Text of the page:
Cryptocurrency Titan, Sam Bankman-Fried, Breaks Silence After Receiving 25-Year Prison Sentence

By Jennifer Wentworth | Tuesday, 02 April 2024 09:30 AM
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In his first interview since his sentencing, Sam Bankman-Fried, the former cryptocurrency magnate who was sentenced to 25 years in prison for leading a colossal fraud, maintained that he did not believe he was violating the law.

However, he also conceded that his actions were not morally upright.

"I never thought that what I was doing was illegal," Bankman-Fried told ABC News on Sunday. "But I tried to hold myself to a high standard, and I certainly didn't meet that standard."

Speaking from his cell at the Metropolitan Detention Center in Brooklyn, Bankman-Fried expressed remorse for his actions, contradicting US District Judge Lewis Kaplan's statement during his sentencing that he displayed an "apparent lack of any real remorse."

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"I've heard and seen the despair, frustration and sense of betrayal from thousands of customers; they deserve to be paid in full, at current price," Bankman-Fried told ABC.

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"That could and should have happened in November 2022, and it could and should happen today. It's excruciating to see them waiting, day after day."

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Bankman-Fried also expressed regret for the impact of his actions on his former employees and the charities he supported, which suffered reputational damage due to his actions.

Some of Bankman-Fried's former employees have admitted to struggling to find new employment and dealing with depression since the downfall of FTX, which once boasted a valuation of $40 billion.

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"I'm haunted, every day, by what was lost," Bankman-Fried confessed in his correspondence with ABC. "I never intended to hurt anyone or take anyone's money. But I was the CEO of FTX, I was responsible for what happened to the company, and when you're responsible it doesn't matter why it goes bad."

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"I'd give anything to be able to help repair even part of the damage. I'm doing what I can from prison, but it's deeply frustrating not to be able to do more."

It is believed that more than 1 million customers suffered losses due to the sudden collapse of FTX in November 2022, which occurred after Bankman-Fried was discovered to have misappropriated FTX user funds to cover an $8 billion debt at the failing hedge fund Alameda Research, a sister company of FTX.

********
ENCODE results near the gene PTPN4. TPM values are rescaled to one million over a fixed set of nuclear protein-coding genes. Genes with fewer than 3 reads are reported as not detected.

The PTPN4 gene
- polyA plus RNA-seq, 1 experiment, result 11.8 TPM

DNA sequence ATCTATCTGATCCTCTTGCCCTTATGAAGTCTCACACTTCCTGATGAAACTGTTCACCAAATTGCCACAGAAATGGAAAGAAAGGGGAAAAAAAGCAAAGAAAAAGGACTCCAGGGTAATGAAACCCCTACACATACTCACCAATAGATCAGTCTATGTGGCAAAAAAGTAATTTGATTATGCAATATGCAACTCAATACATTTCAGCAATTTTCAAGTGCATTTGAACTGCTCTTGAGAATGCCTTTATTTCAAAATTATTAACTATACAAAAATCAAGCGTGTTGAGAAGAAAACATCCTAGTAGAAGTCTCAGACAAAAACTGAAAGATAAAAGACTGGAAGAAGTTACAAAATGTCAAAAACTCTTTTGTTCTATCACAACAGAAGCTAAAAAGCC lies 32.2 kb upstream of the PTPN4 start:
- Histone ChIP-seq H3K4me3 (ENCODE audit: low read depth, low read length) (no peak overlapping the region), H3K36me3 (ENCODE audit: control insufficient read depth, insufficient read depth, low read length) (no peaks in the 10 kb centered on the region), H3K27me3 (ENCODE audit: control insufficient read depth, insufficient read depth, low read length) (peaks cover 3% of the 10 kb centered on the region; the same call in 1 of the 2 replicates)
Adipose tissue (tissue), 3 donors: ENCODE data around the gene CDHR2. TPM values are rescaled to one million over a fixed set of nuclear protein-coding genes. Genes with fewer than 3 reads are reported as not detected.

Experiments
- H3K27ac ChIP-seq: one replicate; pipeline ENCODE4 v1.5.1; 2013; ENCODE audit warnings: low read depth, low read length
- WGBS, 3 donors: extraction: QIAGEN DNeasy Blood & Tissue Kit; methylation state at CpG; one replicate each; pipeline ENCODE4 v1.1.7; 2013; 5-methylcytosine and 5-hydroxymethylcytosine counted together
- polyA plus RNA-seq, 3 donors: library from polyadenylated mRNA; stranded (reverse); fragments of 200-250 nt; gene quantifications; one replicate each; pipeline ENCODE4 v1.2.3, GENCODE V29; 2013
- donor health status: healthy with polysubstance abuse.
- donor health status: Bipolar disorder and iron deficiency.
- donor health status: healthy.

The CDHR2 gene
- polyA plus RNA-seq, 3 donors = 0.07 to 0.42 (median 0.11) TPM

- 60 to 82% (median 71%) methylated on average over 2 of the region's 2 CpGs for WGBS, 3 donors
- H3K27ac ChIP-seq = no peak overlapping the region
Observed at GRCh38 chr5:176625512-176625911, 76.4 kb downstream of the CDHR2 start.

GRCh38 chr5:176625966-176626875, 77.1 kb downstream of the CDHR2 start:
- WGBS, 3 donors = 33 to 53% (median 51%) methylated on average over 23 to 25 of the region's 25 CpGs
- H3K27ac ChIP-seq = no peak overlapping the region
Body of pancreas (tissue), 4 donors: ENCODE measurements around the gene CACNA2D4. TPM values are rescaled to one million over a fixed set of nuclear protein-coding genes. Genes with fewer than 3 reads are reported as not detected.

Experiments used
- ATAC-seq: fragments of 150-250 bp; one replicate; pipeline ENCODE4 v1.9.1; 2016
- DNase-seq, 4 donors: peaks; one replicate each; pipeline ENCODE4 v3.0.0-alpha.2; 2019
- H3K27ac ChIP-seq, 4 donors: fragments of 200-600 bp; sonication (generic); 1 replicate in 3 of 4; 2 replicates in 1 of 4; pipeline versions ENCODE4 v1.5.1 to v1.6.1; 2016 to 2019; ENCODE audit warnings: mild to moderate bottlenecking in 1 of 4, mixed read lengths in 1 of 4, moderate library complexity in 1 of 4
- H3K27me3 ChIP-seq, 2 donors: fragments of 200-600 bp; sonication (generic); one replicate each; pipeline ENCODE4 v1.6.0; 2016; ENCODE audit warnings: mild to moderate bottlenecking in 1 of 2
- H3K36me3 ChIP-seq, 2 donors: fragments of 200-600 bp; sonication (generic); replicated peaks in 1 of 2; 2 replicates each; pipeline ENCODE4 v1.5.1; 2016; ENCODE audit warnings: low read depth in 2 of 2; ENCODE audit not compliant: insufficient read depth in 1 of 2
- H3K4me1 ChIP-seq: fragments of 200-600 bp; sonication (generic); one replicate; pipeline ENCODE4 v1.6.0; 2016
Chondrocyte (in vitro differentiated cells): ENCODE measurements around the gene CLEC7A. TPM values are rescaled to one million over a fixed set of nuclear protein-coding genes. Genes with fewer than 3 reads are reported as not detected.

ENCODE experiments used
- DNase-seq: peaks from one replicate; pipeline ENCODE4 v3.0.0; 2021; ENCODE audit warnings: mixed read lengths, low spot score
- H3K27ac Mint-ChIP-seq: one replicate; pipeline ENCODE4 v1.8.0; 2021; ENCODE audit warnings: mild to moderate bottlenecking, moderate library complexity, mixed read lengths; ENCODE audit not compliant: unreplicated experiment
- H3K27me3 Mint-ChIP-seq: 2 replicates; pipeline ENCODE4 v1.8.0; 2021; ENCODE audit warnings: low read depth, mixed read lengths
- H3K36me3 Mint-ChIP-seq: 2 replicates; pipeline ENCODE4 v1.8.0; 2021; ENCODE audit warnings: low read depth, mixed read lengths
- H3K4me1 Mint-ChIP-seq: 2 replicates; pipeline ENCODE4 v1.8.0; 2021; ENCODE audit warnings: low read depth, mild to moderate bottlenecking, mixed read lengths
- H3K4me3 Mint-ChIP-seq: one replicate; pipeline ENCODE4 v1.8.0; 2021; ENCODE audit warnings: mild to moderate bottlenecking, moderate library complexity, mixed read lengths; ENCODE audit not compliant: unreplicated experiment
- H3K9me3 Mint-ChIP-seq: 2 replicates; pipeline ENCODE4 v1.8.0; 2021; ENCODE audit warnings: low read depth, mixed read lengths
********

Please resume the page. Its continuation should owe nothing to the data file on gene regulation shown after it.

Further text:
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Bankman-Fried was subsequently found guilty on seven counts of fraud, conspiracy, and money laundering related to the downfall of his company.

Victims claim they are still owed more than $19 billion based on current cryptocurrency prices. Bankman-Fried told ABC that these debts could have been "paid back long ago," but the company decided against restarting the FTX exchange, which he argued could have potentially led to long-term value.

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"There are and always have been plenty of assets to repay customers, lenders, and investors in full, at current prices or prices at the time," he said, according to ABC.

Bankman-Fried made the same argument in court, alleging that Sullivan & Cromwell, the law firm representing FTX's new ownership, collaborated with prosecutors. However, the judge dismissed these claims, stating during sentencing: "The defendant's assertion that FTX customers and creditors will be paid in full is misleading. It is logically flawed, it is speculative."

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Bankman-Fried also suggested that he did not receive a fair trial, claiming that he should have had the right to review the FTX documents shared by Sullivan & Cromwell with prosecutors, according to ABC.

Bankman-Fried revealed that his defense team plans to appeal his 25-year sentence later this year, citing inaccuracies in the trial testimony and the fact that his defense was "not allowed to introduce crucial evidence or put on important witnesses," he told ABC.

However, the former cryptocurrency boss did not provide further details on his defense team's legal strategy.

Judge Kaplan has also ordered Bankman-Fried to repay more than $11 billion to FTX's users, investors, and lenders.

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